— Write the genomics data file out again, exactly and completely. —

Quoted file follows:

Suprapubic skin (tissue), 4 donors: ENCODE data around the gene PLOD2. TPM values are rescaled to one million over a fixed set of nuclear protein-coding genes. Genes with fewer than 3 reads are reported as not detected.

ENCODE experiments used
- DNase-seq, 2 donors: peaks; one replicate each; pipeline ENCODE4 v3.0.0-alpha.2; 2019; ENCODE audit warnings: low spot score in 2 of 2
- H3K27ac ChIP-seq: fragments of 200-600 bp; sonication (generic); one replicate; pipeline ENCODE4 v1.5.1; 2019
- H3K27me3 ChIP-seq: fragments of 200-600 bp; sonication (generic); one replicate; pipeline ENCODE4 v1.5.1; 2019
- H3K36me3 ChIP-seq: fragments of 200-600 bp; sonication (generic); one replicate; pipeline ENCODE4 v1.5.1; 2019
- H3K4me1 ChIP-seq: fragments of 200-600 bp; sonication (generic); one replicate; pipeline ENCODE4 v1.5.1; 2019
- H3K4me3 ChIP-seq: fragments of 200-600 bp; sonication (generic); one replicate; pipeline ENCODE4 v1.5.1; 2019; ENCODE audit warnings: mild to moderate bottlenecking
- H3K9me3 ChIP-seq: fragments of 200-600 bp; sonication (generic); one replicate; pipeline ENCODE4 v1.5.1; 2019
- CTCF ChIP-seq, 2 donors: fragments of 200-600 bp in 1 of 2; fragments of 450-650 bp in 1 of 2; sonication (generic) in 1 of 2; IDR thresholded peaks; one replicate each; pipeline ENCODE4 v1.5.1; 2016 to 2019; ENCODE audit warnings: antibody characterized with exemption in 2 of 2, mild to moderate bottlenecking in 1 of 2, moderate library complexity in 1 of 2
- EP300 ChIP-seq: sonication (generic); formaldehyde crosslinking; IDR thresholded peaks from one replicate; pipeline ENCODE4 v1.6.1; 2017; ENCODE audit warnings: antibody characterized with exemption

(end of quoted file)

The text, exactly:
Suprapubic skin (tissue), 4 donors: ENCODE data around the gene PLOD2. TPM values are rescaled to one million over a fixed set of nuclear protein-coding genes. Genes with fewer than 3 reads are reported as not detected.

ENCODE experiments used
- DNase-seq, 2 donors: peaks; one replicate each; pipeline ENCODE4 v3.0.0-alpha.2; 2019; ENCODE audit warnings: low spot score in 2 of 2
- H3K27ac ChIP-seq: fragments of 200-600 bp; sonication (generic); one replicate; pipeline ENCODE4 v1.5.1; 2019
- H3K27me3 ChIP-seq: fragments of 200-600 bp; sonication (generic); one replicate; pipeline ENCODE4 v1.5.1; 2019
- H3K36me3 ChIP-seq: fragments of 200-600 bp; sonication (generic); one replicate; pipeline ENCODE4 v1.5.1; 2019
- H3K4me1 ChIP-seq: fragments of 200-600 bp; sonication (generic); one replicate; pipeline ENCODE4 v1.5.1; 2019
- H3K4me3 ChIP-seq: fragments of 200-600 bp; sonication (generic); one replicate; pipeline ENCODE4 v1.5.1; 2019; ENCODE audit warnings: mild to moderate bottlenecking
- H3K9me3 ChIP-seq: fragments of 200-600 bp; sonication (generic); one replicate; pipeline ENCODE4 v1.5.1; 2019
- CTCF ChIP-seq, 2 donors: fragments of 200-600 bp in 1 of 2; fragments of 450-650 bp in 1 of 2; sonication (generic) in 1 of 2; IDR thresholded peaks; one replicate each; pipeline ENCODE4 v1.5.1; 2016 to 2019; ENCODE audit warnings: antibody characterized with exemption in 2 of 2, mild to moderate bottlenecking in 1 of 2, moderate library complexity in 1 of 2
- EP300 ChIP-seq: sonication (generic); formaldehyde crosslinking; IDR thresholded peaks from one replicate; pipeline ENCODE4 v1.6.1; 2017; ENCODE audit warnings: antibody characterized with exemption